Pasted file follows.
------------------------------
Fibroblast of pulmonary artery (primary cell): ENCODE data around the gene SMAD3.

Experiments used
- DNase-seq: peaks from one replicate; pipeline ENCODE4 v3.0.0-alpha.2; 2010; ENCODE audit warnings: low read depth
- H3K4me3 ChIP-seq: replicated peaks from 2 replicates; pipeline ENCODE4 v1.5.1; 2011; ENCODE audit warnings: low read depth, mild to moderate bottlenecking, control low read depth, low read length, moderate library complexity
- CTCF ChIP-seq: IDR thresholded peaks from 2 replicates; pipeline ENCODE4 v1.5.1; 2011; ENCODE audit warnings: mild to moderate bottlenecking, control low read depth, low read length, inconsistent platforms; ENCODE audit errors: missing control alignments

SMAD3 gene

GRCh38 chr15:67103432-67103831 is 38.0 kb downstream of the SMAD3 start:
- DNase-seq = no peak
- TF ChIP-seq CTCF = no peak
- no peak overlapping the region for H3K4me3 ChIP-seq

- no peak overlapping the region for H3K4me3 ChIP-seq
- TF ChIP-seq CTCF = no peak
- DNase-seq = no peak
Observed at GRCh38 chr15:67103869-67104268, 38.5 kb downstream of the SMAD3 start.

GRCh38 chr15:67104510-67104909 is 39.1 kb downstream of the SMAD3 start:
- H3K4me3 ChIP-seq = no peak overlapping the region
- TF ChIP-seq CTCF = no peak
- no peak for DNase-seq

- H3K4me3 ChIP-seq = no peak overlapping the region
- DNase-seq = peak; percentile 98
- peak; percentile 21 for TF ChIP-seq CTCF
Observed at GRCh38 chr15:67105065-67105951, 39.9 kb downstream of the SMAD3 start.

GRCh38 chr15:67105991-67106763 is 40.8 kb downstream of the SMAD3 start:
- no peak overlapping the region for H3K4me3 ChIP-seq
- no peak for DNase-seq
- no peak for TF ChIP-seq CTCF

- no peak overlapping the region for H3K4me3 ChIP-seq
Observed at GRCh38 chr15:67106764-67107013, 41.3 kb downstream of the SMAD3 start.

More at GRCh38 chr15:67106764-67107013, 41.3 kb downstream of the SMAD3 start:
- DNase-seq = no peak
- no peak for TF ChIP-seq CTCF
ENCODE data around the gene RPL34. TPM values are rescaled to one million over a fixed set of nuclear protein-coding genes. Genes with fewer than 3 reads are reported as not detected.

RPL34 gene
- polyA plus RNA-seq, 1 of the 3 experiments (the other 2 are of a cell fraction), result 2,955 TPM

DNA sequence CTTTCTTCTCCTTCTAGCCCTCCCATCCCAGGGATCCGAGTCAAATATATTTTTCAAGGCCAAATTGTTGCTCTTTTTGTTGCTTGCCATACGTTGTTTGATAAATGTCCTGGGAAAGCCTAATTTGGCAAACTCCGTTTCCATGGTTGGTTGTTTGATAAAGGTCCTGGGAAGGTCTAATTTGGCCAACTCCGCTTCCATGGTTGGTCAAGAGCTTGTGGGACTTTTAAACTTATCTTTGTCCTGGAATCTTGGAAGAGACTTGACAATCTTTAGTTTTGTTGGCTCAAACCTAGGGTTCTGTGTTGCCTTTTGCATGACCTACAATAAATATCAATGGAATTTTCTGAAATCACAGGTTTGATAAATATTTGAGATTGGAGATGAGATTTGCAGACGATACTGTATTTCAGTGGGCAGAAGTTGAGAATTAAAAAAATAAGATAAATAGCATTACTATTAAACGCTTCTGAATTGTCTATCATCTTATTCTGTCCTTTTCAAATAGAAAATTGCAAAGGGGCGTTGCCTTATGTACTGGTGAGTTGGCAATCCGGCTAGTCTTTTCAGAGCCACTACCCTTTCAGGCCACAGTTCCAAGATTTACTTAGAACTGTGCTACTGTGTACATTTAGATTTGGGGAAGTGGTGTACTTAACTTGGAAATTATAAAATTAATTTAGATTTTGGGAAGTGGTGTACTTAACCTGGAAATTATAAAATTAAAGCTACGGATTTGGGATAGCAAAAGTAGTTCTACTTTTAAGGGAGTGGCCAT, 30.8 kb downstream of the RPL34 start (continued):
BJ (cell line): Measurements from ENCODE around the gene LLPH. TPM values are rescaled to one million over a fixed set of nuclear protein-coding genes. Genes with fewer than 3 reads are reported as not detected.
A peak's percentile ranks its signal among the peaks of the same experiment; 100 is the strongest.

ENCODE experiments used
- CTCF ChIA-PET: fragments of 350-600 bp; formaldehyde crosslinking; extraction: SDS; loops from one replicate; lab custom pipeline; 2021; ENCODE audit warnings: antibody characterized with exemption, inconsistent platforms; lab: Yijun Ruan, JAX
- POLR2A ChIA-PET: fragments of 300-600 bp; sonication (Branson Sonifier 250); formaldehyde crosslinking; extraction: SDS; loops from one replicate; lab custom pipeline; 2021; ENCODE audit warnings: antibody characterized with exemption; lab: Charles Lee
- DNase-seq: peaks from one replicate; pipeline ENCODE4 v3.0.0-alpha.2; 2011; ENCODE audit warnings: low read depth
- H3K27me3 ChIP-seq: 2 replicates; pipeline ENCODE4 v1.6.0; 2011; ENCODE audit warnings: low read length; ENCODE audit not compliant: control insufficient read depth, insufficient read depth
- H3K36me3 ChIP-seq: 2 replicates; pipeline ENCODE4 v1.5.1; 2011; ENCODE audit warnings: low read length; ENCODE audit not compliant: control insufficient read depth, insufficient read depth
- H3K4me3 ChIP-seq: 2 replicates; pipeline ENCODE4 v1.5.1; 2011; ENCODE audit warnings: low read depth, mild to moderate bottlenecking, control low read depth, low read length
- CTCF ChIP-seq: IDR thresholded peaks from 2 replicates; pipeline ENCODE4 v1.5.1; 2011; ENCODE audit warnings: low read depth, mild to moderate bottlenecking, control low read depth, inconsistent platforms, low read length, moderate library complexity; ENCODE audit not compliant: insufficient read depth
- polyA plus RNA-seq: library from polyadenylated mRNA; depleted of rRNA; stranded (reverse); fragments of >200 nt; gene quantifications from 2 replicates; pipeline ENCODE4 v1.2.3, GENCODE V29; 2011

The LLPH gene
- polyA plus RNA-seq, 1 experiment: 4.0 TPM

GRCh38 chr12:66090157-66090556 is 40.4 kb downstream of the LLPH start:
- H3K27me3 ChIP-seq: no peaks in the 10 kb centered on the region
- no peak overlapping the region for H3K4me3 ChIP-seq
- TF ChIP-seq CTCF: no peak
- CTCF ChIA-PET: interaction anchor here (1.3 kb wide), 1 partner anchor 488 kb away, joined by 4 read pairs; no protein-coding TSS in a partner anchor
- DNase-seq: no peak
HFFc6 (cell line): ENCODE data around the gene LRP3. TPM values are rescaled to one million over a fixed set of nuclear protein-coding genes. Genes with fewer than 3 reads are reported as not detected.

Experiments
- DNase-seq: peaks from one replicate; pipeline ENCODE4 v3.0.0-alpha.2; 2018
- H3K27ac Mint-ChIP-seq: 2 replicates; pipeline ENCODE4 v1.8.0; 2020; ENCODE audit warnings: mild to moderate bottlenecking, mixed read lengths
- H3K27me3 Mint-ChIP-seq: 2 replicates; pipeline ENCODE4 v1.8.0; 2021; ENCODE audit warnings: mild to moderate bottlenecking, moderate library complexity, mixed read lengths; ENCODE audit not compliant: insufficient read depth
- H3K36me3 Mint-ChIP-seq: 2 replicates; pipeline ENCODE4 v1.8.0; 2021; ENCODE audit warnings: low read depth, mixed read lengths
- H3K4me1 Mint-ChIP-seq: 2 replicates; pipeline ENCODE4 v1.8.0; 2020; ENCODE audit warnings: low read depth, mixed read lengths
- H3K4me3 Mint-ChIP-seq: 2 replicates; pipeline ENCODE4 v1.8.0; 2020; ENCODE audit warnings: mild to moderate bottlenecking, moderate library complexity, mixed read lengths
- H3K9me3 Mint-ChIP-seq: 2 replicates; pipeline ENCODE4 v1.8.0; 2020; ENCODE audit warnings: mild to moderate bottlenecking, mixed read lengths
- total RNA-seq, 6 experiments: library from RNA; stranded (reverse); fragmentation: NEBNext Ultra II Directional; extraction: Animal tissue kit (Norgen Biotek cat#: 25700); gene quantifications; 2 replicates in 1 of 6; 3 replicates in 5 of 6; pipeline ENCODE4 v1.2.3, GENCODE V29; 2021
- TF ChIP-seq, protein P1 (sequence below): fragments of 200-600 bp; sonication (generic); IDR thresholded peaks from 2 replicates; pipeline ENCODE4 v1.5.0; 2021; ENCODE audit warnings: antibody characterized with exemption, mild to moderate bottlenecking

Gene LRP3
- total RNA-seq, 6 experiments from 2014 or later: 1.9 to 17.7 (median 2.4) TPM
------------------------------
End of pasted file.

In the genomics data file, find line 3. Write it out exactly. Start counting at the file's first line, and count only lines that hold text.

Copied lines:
- DNase-seq: peaks from one replicate; pipeline ENCODE4 v3.0.0-alpha.2; 2010; ENCODE audit warnings: low read depth